Netmarble

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Netmarble Corporation
Native name
넷마블게임즈 주식회사
Public
Traded asKRX: 251270
IndustryMobile game, Web game
FoundedMarch 1, 2000; 19 years ago (2000-03-01)
FounderBang Joon-hyuk
HeadquartersGuro District, Seoul
Area served
Worldwide
Key people
Park Sean (CEO)[1]
ProductsOnline games
Increase KRW 294 billion (2016)[2]
Increase KRW 209 billion (2016)[3]
Total assetsIncrease KRW 1,957 billion (2016)[4]
Total equityIncrease KRW 1,310 billion (2016)[5]
Number of employees
3,000 non-consolidated in Korea (2016)[6]
Website

Netmarble Corp. (Korean: 넷마블컴퍼니) is South Korea's largest mobile-gaming company which was founded in 2000 by Bang Jun-hyuk.

Overview[edit]

Netmarble produces role-playing mobile games. As of 2015, it had more than 3,000 employees and served over 120 countries worldwide. In May 2017, Bang took the company public, raising $2.4 billion.[7]

Netmarble has developed mobile games including Seven Knights, Raven (Evilbane in the U.S.) and Everybody's Marble. It also claims a large shareholder stake in SGN, a casual game developer, and has a strategic partnership with CJ E&M Corporation.[8]

Since 2015, the company has licensed Disney-owned properties to produce games such as Marvel: Future Fight (2015),[9] Disney Magical Dice (2016),[10] and Star Wars: Force Arena (2017).[11][12][13][14]

In 2018, Netmarble named Park Sean as its new CEO. Park, the former chief strategy officer of the operator of KakaoTalk, co-headed Netmarble with incumbent chief Kwon Young-sik.[15]

As of 2018, Netmarble shareholders consisted of Bang Joon-hyuk (24.31%), CJ E&M Corp. (21.96%), Tencent (Han River Investment Pte. Ltd.) (17.66%), NCsoft Corp. (6.85%) and National Pension Service (5.00%).[16]

In April 2018, Netmarble acquired 25.71% in Big Hit Entertainment, the agency of Korean boy group BTS and TXT, becoming its second largest shareholder.[17]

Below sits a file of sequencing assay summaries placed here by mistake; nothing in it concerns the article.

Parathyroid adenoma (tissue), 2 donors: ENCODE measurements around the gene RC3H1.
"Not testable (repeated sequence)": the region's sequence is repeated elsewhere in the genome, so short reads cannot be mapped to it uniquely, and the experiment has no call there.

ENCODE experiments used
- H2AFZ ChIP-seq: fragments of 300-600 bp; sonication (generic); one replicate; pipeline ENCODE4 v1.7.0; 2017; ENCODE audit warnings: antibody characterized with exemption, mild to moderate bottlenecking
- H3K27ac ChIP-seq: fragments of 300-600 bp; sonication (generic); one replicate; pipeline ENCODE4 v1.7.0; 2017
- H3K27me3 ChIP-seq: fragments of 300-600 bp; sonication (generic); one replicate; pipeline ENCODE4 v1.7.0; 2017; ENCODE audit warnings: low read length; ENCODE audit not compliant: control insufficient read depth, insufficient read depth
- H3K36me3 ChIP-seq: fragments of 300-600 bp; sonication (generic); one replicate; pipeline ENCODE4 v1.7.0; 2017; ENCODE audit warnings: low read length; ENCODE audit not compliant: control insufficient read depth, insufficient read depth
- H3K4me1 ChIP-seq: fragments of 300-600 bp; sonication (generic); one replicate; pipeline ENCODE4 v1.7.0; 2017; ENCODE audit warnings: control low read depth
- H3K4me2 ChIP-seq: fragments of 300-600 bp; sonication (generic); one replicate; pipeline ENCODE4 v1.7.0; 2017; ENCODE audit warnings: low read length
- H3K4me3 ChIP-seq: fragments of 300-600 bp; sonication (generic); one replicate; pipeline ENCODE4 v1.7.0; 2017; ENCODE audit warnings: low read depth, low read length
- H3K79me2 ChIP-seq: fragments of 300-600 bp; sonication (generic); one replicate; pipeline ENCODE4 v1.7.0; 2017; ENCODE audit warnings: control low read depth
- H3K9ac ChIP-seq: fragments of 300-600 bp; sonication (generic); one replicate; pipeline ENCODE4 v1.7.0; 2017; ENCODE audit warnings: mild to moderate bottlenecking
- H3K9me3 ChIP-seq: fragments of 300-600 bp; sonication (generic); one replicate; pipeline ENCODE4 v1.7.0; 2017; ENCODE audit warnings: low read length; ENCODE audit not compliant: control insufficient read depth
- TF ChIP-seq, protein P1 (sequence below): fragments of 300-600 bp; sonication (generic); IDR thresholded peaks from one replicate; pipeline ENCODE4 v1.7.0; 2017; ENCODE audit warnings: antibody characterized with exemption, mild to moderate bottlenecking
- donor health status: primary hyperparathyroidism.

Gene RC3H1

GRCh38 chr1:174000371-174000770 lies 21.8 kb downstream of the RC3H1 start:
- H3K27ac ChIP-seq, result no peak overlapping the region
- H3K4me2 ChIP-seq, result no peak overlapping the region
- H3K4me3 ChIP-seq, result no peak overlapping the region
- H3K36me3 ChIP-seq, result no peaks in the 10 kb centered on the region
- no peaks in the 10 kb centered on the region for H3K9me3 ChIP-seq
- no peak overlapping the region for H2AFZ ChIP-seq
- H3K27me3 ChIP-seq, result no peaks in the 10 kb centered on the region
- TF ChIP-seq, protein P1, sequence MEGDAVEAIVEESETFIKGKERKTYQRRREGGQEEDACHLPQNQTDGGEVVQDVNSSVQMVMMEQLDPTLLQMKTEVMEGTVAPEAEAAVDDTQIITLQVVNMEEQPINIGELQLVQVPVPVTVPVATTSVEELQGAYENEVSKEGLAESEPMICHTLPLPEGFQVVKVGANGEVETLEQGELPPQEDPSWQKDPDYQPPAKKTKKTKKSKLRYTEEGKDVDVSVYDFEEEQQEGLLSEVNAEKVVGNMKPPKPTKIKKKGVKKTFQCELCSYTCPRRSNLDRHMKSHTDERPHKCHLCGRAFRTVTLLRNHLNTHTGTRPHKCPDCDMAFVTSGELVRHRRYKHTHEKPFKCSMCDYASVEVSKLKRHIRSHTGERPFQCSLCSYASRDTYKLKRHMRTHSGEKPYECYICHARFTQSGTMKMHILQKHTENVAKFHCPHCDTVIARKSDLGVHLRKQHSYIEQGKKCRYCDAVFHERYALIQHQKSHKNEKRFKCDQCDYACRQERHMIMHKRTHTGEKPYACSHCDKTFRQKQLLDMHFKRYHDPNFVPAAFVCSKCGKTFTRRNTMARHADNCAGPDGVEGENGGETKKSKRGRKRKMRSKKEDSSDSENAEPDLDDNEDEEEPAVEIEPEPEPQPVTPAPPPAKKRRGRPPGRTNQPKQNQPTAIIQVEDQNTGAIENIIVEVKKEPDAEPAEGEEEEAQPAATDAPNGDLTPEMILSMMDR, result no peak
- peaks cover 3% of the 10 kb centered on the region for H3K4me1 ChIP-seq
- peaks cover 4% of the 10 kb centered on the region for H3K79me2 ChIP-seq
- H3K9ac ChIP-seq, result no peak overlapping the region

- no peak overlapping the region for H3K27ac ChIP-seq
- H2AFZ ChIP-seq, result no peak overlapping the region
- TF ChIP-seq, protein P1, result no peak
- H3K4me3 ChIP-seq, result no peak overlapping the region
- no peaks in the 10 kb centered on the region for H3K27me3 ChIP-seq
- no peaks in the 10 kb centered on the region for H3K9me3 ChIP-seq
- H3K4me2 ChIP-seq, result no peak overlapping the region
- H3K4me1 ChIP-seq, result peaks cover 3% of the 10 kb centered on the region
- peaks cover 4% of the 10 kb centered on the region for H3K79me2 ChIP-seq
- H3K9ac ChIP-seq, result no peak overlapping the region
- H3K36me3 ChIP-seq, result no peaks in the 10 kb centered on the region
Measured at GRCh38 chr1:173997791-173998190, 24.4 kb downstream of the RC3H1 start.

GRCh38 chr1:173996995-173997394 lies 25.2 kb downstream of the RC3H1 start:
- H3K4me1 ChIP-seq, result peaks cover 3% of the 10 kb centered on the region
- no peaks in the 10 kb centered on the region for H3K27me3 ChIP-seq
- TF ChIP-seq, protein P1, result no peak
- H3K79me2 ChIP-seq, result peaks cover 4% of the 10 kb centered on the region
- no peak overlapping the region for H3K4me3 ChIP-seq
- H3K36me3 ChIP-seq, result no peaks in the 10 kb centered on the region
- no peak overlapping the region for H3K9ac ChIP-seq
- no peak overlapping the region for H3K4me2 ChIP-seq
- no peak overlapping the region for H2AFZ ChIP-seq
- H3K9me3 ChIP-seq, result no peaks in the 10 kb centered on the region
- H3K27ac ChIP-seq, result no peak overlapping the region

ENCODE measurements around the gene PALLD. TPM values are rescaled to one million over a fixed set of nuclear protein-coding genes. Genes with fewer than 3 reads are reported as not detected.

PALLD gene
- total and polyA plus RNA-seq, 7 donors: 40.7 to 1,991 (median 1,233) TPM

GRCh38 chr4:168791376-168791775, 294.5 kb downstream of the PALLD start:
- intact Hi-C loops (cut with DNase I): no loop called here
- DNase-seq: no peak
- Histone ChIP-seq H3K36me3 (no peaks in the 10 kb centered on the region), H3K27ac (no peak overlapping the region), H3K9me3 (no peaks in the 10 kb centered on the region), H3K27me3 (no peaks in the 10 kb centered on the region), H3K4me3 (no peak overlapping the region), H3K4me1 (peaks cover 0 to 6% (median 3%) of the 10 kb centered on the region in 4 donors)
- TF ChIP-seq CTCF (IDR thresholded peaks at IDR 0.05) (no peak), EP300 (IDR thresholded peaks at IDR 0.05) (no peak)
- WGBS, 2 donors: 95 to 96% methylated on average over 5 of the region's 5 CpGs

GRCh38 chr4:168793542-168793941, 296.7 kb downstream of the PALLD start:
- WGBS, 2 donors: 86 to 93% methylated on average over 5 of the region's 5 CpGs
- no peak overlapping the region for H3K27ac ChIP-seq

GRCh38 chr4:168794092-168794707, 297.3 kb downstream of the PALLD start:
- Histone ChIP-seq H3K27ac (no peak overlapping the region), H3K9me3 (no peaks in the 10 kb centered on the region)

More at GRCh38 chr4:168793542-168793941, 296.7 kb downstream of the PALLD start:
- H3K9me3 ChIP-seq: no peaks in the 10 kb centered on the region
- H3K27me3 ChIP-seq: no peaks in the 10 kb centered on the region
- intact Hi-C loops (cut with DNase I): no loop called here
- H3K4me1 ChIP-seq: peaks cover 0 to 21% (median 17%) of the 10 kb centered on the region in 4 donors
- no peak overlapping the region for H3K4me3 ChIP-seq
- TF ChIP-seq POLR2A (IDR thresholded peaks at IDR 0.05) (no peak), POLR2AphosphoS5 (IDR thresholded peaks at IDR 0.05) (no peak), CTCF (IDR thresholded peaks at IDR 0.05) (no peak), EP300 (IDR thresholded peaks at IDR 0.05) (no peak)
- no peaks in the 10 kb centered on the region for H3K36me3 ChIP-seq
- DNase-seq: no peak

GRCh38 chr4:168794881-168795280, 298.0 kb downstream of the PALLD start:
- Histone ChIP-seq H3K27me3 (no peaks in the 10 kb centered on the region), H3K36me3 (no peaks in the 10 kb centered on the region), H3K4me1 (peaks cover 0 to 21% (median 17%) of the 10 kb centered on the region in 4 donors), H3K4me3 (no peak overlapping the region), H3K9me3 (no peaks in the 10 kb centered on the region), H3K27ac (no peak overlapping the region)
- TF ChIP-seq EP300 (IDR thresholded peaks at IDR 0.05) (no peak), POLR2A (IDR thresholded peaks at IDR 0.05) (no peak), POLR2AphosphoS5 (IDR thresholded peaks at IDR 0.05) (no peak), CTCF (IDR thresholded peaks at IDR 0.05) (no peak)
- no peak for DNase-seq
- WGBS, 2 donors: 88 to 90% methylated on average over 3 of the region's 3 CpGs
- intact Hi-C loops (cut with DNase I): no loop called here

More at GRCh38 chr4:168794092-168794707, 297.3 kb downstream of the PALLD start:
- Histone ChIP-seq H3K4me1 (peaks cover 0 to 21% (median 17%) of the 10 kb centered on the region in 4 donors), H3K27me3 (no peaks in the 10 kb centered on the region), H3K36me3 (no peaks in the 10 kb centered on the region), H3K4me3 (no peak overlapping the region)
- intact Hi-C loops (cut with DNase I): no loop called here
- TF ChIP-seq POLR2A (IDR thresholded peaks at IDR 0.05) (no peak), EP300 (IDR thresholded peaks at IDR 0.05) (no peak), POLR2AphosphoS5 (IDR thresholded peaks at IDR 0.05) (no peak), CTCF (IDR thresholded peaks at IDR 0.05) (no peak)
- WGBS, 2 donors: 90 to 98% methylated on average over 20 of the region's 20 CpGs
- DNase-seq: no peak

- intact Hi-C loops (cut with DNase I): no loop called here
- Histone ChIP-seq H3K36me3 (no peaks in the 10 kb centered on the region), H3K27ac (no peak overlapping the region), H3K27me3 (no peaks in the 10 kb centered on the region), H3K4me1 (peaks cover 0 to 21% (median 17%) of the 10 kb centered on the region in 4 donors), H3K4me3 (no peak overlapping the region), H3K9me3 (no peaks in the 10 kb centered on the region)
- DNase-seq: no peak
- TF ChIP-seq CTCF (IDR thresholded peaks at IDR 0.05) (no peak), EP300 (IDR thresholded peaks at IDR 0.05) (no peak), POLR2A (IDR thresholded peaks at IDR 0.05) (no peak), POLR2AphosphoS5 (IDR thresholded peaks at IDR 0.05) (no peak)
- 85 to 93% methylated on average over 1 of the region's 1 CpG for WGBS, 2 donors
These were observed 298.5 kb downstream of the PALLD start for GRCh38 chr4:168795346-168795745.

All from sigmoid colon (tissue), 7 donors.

Netmarble and Disney's partnership significantly deteriorated near the end of 2018 when the former announced that it can no longer support Disney Magical Dice and Star Wars: Force Arena, and eventually shut down both games,[citation needed] leaving Future Fight as the only Disney-based game it supports.

Notable games available[edit]


References[edit]

  1. ^ "Netmarble names Park Sean as new CEO". Yonhap News. February 26, 2018.
  2. ^ "넷마블게임즈 주식회사 감사보고서" (in Korean). Dart. March 17, 2017. Retrieved May 21, 2017.
  3. ^ "넷마블게임즈 주식회사 감사보고서" (in Korean). Dart. March 17, 2017. Retrieved May 21, 2017.
  4. ^ "넷마블게임즈 주식회사 감사보고서" (in Korean). Dart. March 17, 2017. Retrieved May 21, 2017.
  5. ^ "넷마블게임즈 주식회사 감사보고서" (in Korean). Dart. March 17, 2017. Retrieved May 21, 2017.
  6. ^ "넷마블게임즈 주식회사 감사보고서" (in Korean). Dart. March 17, 2017. Retrieved May 21, 2017.
  7. ^ "Profile: Bang Jun-hyuk". Forbes. February 28, 2019.
  8. ^ "넷마블 분기보고서" (in Korean). Dart. September 30, 2018.
  9. ^ "Marvel: Future Fight launches from Netmarble". Marvel Entertainment. April 30, 2015. Retrieved July 26, 2017 – via Marvel.com.
  10. ^ Jones, Elton (April 28, 2016). "Disney Magical Dice: Top 10 Tips & Cheats You Need to Know". Heavy.com. Retrieved July 26, 2017.
  11. ^ Minotti, Mike (November 17, 2016). "Star Wars: Force Arena for mobile sure looks like a MOBA". VentureBeat. Retrieved July 26, 2017.
  12. ^ Brooks, Dan (January 12, 2017). "Dream Teams: How Star Wars: Force Arena Puts You in Control of the Galaxy's Greatest". StarWars.com. Retrieved July 26, 2017.
  13. ^ Shaul, Brandy (January 12, 2017). "Netmarble Launches Star Wars: Force Arena on iOS, Android". AdWeek. Retrieved July 26, 2017.
  14. ^ "Star Wars: Force Arena". Netmarble Game. Retrieved July 26, 2017 – via StarWarsForceArena.com.
  15. ^ "Netmarble names Park Sean as new CEO". Yonhap News. February 26, 2018.
  16. ^ "넷마블 분기보고서" (in Korean). Dart. September 30, 2018.
  17. ^ Herman, Tamar. "Netmarble Games Becomes Second-Largest Shareholder Of BTS's Label, BigHit Entertainment". Forbes.